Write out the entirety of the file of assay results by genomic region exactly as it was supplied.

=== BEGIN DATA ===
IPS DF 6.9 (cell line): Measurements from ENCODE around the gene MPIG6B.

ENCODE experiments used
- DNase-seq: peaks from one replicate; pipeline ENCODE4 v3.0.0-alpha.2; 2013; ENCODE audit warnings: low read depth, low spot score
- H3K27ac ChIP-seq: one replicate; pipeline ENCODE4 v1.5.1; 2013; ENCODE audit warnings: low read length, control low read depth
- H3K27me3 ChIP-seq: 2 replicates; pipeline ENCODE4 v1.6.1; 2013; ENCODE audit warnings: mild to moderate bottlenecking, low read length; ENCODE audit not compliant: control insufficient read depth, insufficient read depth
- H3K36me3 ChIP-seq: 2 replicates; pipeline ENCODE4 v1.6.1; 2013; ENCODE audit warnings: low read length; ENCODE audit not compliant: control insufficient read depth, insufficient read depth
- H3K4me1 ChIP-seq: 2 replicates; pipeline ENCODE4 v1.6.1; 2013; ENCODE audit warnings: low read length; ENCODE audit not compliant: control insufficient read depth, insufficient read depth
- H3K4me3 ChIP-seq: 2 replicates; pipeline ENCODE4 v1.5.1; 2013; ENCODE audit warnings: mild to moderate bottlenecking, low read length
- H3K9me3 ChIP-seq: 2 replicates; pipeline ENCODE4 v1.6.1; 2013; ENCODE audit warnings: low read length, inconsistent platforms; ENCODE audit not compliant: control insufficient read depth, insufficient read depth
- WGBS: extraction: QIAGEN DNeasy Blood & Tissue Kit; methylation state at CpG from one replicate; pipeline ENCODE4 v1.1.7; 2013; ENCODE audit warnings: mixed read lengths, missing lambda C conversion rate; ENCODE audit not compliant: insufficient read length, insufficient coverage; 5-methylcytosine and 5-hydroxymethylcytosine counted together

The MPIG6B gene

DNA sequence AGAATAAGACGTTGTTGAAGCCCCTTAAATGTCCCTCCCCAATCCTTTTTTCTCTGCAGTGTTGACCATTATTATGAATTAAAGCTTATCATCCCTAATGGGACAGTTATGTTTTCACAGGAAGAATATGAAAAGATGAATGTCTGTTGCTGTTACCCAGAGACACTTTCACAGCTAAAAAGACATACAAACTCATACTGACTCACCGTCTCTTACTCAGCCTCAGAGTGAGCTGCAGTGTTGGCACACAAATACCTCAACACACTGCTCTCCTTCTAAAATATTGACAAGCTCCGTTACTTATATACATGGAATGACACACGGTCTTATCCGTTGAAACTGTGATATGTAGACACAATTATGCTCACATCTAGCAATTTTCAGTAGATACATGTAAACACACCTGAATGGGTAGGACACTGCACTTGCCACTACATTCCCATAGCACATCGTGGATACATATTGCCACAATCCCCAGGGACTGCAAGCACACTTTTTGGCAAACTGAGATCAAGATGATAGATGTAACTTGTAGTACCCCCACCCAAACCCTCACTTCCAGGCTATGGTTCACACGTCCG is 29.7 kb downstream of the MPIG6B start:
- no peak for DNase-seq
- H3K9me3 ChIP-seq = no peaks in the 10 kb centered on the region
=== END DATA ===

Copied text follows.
IPS DF 6.9 (cell line): Measurements from ENCODE around the gene MPIG6B.

ENCODE experiments used
- DNase-seq: peaks from one replicate; pipeline ENCODE4 v3.0.0-alpha.2; 2013; ENCODE audit warnings: low read depth, low spot score
- H3K27ac ChIP-seq: one replicate; pipeline ENCODE4 v1.5.1; 2013; ENCODE audit warnings: low read length, control low read depth
- H3K27me3 ChIP-seq: 2 replicates; pipeline ENCODE4 v1.6.1; 2013; ENCODE audit warnings: mild to moderate bottlenecking, low read length; ENCODE audit not compliant: control insufficient read depth, insufficient read depth
- H3K36me3 ChIP-seq: 2 replicates; pipeline ENCODE4 v1.6.1; 2013; ENCODE audit warnings: low read length; ENCODE audit not compliant: control insufficient read depth, insufficient read depth
- H3K4me1 ChIP-seq: 2 replicates; pipeline ENCODE4 v1.6.1; 2013; ENCODE audit warnings: low read length; ENCODE audit not compliant: control insufficient read depth, insufficient read depth
- H3K4me3 ChIP-seq: 2 replicates; pipeline ENCODE4 v1.5.1; 2013; ENCODE audit warnings: mild to moderate bottlenecking, low read length
- H3K9me3 ChIP-seq: 2 replicates; pipeline ENCODE4 v1.6.1; 2013; ENCODE audit warnings: low read length, inconsistent platforms; ENCODE audit not compliant: control insufficient read depth, insufficient read depth
- WGBS: extraction: QIAGEN DNeasy Blood & Tissue Kit; methylation state at CpG from one replicate; pipeline ENCODE4 v1.1.7; 2013; ENCODE audit warnings: mixed read lengths, missing lambda C conversion rate; ENCODE audit not compliant: insufficient read length, insufficient coverage; 5-methylcytosine and 5-hydroxymethylcytosine counted together

The MPIG6B gene

DNA sequence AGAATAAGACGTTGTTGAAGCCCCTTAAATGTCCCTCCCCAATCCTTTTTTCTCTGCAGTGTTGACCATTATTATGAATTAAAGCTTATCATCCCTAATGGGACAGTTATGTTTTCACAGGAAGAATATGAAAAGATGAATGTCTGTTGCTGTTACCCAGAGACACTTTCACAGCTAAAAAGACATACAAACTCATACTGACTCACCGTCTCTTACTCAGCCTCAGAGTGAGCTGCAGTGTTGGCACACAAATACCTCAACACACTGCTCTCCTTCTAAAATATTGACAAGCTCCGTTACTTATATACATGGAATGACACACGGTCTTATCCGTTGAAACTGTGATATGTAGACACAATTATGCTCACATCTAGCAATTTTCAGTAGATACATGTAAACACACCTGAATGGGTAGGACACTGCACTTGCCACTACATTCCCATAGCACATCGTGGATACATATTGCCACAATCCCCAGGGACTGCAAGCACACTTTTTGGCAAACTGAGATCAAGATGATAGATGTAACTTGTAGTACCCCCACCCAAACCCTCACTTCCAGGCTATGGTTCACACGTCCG is 29.7 kb downstream of the MPIG6B start:
- no peak for DNase-seq
- H3K9me3 ChIP-seq = no peaks in the 10 kb centered on the region